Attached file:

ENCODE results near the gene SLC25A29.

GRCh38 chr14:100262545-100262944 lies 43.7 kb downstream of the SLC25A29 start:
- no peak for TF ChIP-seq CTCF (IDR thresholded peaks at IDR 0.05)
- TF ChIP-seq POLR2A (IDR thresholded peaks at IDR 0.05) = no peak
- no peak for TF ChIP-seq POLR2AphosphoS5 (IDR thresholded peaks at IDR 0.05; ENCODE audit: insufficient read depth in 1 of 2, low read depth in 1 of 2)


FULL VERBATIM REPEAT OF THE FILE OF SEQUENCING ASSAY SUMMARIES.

ENCODE results near the gene SLC25A29.

GRCh38 chr14:100262545-100262944 lies 43.7 kb downstream of the SLC25A29 start:
- no peak for TF ChIP-seq CTCF (IDR thresholded peaks at IDR 0.05)
- TF ChIP-seq POLR2A (IDR thresholded peaks at IDR 0.05) = no peak
- no peak for TF ChIP-seq POLR2AphosphoS5 (IDR thresholded peaks at IDR 0.05; ENCODE audit: insufficient read depth in 1 of 2, low read depth in 1 of 2)